The majority of participants in the BIENESTAR cohort were frankly IR as defined by a QUICKI value <=0.350 [44
]. However, the prevalence of IR was not significantly higher in HIV-infected participants compared with the uninfected controls, and HIV-infection was not an independent predictor of IR when adjusted for other variables in multivariate analyses. These results agree with a previous study conducted by our group in the Nutrition for Healthy Living Cohort [50
], in which the rate of IR in HIV-infected participants was 51%, a prevalence that was not significantly different from matched controls derived from the NHANES III study (47%) in analyses adjusted for known predictors of IR. Brown et al. found in the MACS cohort higher rates of elevated insulin among HIV-infected men compared to HIV-uninfected control subjects after adjusting for a variety of risk factors including antiretroviral therapy [51
]. In the present study no other HIV-related factors were associated with IR. Other studies have shown a weak association of insulin resistance with higher concurrent or nadir CD4 count [52
In addition to BMI and trigycerides, both of which are recognized risk factors for IR in the general population, predictors of IR in this population included HCV infection and the use of NRTI plus and NNRTI agents, but not PI. The ability of HCV to impact IR was apparent only in the HIV co-infected participants. In this group alone, antiretroviral therapy appeared to be an additional contributor to IR, independently of HCV. These two factors could explain why IR was more common in the HIV/HCV co-infected group compared to the HIV-mono infected group, despite the lower average BMI and triglyceride levels in the HIV/HCV co-infected group. There was no evidence that the effects of HCV infection and antiretroviral therapy act synergistically, though the absence of an effect of antiretroviral therapy in the HIV-mono-infected patients is suggestive. This study may have lacked the statistical power necessary to detect such an effect. Our results confirm previous reports of an effect of HCV on IR [24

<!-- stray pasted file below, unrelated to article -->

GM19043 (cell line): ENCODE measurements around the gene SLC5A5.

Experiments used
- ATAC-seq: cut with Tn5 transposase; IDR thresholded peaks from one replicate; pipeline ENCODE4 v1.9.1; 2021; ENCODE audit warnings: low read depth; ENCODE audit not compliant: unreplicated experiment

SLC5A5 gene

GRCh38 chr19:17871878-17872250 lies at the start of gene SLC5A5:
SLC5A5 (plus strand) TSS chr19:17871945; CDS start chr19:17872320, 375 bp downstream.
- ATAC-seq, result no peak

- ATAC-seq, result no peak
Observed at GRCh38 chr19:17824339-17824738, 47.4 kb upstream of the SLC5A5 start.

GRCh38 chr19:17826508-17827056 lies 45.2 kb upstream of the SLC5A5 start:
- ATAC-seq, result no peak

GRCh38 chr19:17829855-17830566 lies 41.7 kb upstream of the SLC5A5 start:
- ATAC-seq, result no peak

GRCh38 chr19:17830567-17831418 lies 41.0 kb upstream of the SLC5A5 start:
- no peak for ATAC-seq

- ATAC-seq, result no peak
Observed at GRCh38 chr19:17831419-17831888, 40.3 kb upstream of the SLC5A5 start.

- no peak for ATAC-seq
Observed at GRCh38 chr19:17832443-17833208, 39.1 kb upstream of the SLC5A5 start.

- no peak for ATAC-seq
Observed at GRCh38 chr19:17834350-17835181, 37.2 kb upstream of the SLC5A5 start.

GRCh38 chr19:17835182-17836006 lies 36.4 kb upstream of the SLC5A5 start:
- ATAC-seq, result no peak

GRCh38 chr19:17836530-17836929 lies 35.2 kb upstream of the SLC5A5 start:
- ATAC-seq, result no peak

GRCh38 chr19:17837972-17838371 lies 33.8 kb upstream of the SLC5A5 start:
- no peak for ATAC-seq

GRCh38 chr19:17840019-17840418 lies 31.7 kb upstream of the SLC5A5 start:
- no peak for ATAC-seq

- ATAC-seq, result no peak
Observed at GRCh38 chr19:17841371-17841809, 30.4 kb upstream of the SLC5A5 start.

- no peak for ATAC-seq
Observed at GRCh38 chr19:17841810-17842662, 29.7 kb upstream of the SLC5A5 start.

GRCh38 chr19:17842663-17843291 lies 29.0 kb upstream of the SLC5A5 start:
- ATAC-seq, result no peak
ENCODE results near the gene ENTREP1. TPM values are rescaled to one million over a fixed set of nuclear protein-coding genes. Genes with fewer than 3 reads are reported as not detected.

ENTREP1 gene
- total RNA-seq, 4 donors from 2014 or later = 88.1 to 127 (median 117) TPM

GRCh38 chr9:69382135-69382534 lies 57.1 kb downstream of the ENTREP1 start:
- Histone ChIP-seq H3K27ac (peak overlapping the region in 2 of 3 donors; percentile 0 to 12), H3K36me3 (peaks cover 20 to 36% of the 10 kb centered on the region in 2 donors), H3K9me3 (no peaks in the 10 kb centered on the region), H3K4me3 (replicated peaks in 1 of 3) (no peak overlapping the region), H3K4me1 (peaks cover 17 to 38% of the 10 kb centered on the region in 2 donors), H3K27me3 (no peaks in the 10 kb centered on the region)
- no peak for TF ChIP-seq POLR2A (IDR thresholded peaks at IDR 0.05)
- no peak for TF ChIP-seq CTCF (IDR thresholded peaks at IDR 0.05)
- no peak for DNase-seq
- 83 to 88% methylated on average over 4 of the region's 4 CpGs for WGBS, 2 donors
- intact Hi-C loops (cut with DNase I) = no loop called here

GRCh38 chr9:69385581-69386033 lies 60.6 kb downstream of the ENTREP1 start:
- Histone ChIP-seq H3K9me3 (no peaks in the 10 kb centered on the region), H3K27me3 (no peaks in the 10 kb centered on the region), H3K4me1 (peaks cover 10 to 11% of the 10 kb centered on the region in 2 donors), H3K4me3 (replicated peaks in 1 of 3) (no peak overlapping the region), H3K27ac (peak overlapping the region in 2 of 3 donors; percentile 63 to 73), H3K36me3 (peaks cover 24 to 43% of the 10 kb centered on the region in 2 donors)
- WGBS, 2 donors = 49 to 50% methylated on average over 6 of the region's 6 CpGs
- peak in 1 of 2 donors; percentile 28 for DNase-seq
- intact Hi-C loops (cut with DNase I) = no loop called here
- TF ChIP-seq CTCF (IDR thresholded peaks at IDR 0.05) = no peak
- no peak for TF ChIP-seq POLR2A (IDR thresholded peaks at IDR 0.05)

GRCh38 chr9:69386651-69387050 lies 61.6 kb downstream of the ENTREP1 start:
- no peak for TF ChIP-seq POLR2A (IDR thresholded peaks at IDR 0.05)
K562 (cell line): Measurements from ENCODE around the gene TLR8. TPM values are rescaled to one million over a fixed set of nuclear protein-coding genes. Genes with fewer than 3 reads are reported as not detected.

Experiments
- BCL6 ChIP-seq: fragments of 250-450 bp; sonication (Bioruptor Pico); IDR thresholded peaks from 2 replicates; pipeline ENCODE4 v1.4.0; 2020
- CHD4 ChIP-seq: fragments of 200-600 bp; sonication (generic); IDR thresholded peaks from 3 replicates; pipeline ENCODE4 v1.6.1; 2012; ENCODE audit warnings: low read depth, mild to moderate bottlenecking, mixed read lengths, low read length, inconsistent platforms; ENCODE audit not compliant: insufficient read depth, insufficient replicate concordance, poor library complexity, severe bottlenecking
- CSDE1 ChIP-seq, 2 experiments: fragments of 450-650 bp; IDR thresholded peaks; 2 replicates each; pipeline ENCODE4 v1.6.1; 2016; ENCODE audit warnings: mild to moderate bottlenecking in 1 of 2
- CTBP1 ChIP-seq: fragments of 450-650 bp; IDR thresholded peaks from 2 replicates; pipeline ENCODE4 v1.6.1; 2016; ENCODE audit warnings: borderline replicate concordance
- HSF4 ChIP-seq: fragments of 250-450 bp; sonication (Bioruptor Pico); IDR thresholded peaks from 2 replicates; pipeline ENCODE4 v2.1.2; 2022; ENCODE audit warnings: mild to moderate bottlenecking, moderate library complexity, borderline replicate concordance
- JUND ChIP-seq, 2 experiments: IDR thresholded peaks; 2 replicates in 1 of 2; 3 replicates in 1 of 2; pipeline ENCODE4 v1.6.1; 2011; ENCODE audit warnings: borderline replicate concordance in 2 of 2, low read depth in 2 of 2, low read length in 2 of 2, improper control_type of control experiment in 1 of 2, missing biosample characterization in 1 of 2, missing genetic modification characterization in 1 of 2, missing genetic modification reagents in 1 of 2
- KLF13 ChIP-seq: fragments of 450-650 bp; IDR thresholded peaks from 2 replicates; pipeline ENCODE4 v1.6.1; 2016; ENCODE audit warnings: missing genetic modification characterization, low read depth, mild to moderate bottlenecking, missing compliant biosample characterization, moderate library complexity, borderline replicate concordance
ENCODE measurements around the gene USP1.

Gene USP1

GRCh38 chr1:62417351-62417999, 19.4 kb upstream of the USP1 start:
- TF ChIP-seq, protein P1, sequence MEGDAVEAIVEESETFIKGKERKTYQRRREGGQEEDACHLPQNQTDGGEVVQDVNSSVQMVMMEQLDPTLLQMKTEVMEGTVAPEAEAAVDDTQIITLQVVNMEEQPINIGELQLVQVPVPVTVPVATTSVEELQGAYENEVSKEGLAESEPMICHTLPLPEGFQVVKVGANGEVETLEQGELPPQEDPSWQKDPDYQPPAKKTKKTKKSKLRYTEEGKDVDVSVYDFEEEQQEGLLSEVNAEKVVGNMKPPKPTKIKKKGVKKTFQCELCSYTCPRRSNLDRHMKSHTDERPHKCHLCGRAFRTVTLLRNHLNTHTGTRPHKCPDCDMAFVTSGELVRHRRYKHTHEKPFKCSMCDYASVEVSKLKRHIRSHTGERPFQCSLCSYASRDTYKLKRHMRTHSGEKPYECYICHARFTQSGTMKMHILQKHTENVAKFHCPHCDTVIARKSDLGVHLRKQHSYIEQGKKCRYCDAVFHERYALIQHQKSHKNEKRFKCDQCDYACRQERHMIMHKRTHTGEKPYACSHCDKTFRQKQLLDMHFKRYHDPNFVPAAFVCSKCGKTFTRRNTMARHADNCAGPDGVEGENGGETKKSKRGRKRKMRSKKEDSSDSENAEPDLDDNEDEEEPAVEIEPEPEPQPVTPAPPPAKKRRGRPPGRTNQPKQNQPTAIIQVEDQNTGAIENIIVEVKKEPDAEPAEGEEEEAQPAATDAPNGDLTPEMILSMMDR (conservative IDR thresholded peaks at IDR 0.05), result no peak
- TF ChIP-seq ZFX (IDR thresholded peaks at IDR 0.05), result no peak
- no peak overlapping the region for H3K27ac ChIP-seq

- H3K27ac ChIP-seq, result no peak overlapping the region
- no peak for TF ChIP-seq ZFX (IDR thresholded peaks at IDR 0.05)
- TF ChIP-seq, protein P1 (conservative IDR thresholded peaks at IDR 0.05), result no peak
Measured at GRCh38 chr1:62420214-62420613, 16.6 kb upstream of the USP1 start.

The role of liver injury in IR, induced either by HCV or by antiretroviral therapy [53
], is not clear. In a multivariate model, both FIB-4 and HCV were independent predictors of IR. The addition of FIB-4 to the model with HCV attenuated the size of the effect estimate for HCV, but only by about 23%, and the term for HCV infection remained significant. These data support the hypothesis that HCV affects IR by a mechanism that is independent of HCV-induced liver damage [54
]. Studies conducted in a chimpanzee model suggest interplay between cellular lipid metabolism and HCV replication [56
Our results showed an independent effect of antiretroviral therapy on IR in the HIV/HCV co-infected participants although there was no association of IR with PI in this study. Since PI therapy was associated with IR early in its use [57
], it is likely that this was specific to select PI agents, such as indinavir, rather than to the class as a whole. NRTI and NNRTI class agents have also been associated with IR [50
]. The elevation of serum lactate by NRTI has been proposed as an explanatory mechanism for NRTI-related IR [59
]. Lactate levels were not collected in this study. Our data do not support an important role for peripheral lipoatrophy in IR. This result agrees with that of Meininger and colleagues [61
] who found that low extremity fat was a predictor of IR only among HIV-infected men with lipodystrophy, but not among HIV-infected men without lipodystrophy. It also agrees with a recent study by Blumer et al., showing NRTI-related IR may develop in persons showing no alterations in body composition [60
This study has numerous strengths. The participants were recruited from the community as opposed to a clinic-based sample, and therefore the data should be representative of the target population, and without reference to the presence of self-perceived lipodystrophy. A healthy control group was included in this study and evaluated by the same team using the same measures. The study was restricted to Hispanics, which gives the study high internal validity. Factors associated with HCV infection, which have been lacking in previous studies, including liver injury, HIV infection, drug use and other lifestyle factors were measured and evaluated in these analyses.
Limitations of the study include the cross-sectional design, which cannot establish the temporal relationship between HCV infection and IR. IR was measured using a surrogate and not the euglycemic hyperinsulinemic clamp technique [62
], considered the gold standard, which may have resulted in some misclassification. The extent of liver injury was not determined using liver biopsies. Finally, the generalizability of our findings may be limited given that only Hispanic subjects were included.
In conclusion, the prevalence of frank IR is high in this group of Hispanic adults, but not higher in person infected with HIV. Our findings contribute to a growing body of evidence that HCV has an important role in IR in the context of HIV. This study also suggests that the effect of HCV on IR is independent of liver injury. Antiretroviral therapy including NRTI agents appears to promote IR in HIV-infected Hispanics independently of obvious alterations in fat distribution. Further studies are needed to clarify the underlying mechanisms. Since HIV, HCV and IR disproportionately affect Hispanics in the US, physicians should routinely monitor this high-risk population, including HCV-infected patients with no apparent liver disease, and encourage exercise, weight control and other interventions that promote insulin sensitivity. Other culturally appropriate interventions, including dietary interventions, to reduce IR in this population are needed.